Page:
People don’t make the choice to die in a vacuum. Many of the worst parts of living with a disability — Isolation, being homebound, being a burden that family has to struggle to care for — those are all failures in disability service delivery, not things inherent to the condition.

Source: Sara Luterman of The NOS-Letter

But this concept of “dignity” still comes with an ableist miasma.

Remember that our judgments about the quality of life have nothing to do with the value of life.

By claiming there is no “quality of life” for a person who must have carers, who can’t work, or who may otherwise not be accepted by society, they also claim there is no value to their lives. However, if you talk to disabled and neurodivergent people, they don’t seem to be of that opinion. Not one bit.

Whatever our societal notions of quality are, they have nothing to do with how much a person values their own life or even how valuable their lives are to society.

Source: Neoliberal Eugenics 2: Euthanasia – YouTube

Transcript: Neoliberal Eugenics 2: Euthanasia – Leslie’s Blog

A recent Jacobin article on assisted suicide—that doesn’t mention ableism by name once—has socialists sounding like capitalists, joined in ignorance of disability, neurodiversity, and the social model. A thread among disabled and neurodivergent people discussing the article brought to my attention these two videos on neoliberal eugenics that socialists and capitalists and all those in between need to view.

So much disability activism has to focus on proving our lives are valuable.

If I may jump back to babies, I think many parents, when they elect to abort disabled babies, do so because they had specific ableist ideas about who their child would be before it was ever born. They can’t live with the perceived loss of these imaginary opportunities.

Too many parents aren’t ready to change their conception of what a life “ought” to be and have a restrictive notion of parenting that doesn’t respect their child’s autonomy.

Source: Neoliberal Eugenics 2: Euthanasia – YouTube

Truth, truth, and truth.

If a baby is born disabled (or LGBT), many parents think they must “mourn” the loss of hypothetical “perfect” child rather than accept their child for who they really are.

Don’t mourn for us. And don’t eliminate us from the gene pool. Even if value of life arguments don’t move you, we’re here for reasons.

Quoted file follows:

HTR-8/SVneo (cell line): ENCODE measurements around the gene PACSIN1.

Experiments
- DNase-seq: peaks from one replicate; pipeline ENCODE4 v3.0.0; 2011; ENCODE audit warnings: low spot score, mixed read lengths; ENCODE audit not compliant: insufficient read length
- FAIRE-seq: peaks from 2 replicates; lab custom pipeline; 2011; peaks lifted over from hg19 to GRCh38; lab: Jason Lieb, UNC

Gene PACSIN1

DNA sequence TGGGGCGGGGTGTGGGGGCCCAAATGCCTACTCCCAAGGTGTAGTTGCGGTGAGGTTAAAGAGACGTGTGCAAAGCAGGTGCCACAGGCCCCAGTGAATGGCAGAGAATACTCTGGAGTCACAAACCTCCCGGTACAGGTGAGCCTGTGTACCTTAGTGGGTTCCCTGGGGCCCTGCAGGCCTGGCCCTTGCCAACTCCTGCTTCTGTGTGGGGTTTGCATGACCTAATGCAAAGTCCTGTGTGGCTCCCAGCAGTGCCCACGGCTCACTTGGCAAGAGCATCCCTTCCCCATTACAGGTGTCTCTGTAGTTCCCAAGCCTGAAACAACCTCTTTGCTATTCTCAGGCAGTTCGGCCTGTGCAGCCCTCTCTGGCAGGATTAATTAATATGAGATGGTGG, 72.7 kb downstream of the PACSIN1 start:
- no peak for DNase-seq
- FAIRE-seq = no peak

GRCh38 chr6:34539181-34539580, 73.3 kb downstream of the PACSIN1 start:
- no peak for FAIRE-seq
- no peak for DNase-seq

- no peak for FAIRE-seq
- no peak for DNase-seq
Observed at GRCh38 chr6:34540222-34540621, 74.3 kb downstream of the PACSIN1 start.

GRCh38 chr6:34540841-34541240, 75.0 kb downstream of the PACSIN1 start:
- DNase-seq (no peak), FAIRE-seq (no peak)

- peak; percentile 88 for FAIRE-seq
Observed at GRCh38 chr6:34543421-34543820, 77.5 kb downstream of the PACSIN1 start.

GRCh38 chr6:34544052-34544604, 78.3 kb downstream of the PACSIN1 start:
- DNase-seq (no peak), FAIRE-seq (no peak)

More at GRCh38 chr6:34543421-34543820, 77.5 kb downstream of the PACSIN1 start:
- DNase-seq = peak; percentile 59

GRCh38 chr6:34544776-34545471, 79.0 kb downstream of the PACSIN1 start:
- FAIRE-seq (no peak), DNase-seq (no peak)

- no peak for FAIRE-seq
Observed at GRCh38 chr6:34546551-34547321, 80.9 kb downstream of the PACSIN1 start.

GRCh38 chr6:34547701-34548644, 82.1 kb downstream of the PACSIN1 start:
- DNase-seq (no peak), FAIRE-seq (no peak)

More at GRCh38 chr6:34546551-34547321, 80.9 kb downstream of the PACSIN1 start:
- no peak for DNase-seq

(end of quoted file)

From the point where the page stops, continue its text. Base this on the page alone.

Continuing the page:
But if you’re killing an entire person to get rid of a non-communicable health condition, maybe think on why you’d feel the need for that. Is it for the good of the child? Is it for the greater good? How do you define that? Maybe it’s because our current system places greater value on a certain type of person? Maybe it’s because our system punishes you for not practicing eugenics by not providing a social safety net.

Source: Neoliberal Eugenics 1: Selective Abortion – Leslie’s Blog

“Maybe it’s because our system punishes you for not practicing eugenics by not providing a social safety net.”

Oh how I feel that line. Our system forces you into continuous ableist dehumanization of yourself and your kids to access a bad semblance of the right to learn differently, work differently, and live differently. From selective abortion to assisted suicide, the process is cradle-to-grave.

What you can’t know unless you have #disability is how all the paperwork chips away at your soul.

Every box you tick, every sentence about your “impairment” and “needs” becomes part of the narrative of your identity…

— Gill Loomes-Quinn (@GillLoomesQuinn) April 9, 2018

Via:

Previously,

The Breathtaking Bigotry of Unreconstructed America

“Making it illegal to bring food and water to people standing in long lines that are only long because of policies you created to specifically and intentionally limit the electoral power of Black people is honestly more egregious and abhorrent than I have the words for.”

—Clint Smith

It’s also deeply ableist and possibly runs afoul of the ADA. I’m disabled and already have a hard enough time voting.

This is what it looks like when a political party turns against democracy. It doesn’t just try to restrict the vote; it creates mechanisms to subvert the vote and attempts to purge officials who might stand in the way. Georgia is in the spotlight, for reasons past and present, but it is happening across the country wherever Republicans are in control.

Source: Opinion | The Republican Party Is Driving the Nation’s Democratic Decline – The New York Times

The disgusting bigotry of the Republican Party and the Unreconstructed America it represents can still take my breath away even though I was raised on it and lived with it my whole life.